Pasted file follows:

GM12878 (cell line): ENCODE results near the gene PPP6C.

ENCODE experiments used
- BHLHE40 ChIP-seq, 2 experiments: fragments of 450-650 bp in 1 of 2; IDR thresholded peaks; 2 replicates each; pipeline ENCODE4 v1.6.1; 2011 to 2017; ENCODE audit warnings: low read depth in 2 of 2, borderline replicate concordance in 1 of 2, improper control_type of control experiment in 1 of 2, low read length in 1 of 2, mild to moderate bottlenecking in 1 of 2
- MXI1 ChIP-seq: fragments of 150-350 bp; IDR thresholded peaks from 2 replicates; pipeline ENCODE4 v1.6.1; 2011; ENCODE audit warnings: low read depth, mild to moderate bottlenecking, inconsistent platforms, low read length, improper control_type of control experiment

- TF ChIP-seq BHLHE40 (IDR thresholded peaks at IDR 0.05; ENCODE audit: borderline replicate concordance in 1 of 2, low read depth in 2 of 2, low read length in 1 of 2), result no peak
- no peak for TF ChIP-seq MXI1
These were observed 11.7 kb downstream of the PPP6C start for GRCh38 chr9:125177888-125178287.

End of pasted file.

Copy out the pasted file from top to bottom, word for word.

GM12878 (cell line): ENCODE results near the gene PPP6C.

ENCODE experiments used
- BHLHE40 ChIP-seq, 2 experiments: fragments of 450-650 bp in 1 of 2; IDR thresholded peaks; 2 replicates each; pipeline ENCODE4 v1.6.1; 2011 to 2017; ENCODE audit warnings: low read depth in 2 of 2, borderline replicate concordance in 1 of 2, improper control_type of control experiment in 1 of 2, low read length in 1 of 2, mild to moderate bottlenecking in 1 of 2
- MXI1 ChIP-seq: fragments of 150-350 bp; IDR thresholded peaks from 2 replicates; pipeline ENCODE4 v1.6.1; 2011; ENCODE audit warnings: low read depth, mild to moderate bottlenecking, inconsistent platforms, low read length, improper control_type of control experiment

- TF ChIP-seq BHLHE40 (IDR thresholded peaks at IDR 0.05; ENCODE audit: borderline replicate concordance in 1 of 2, low read depth in 2 of 2, low read length in 1 of 2), result no peak
- no peak for TF ChIP-seq MXI1
These were observed 11.7 kb downstream of the PPP6C start for GRCh38 chr9:125177888-125178287.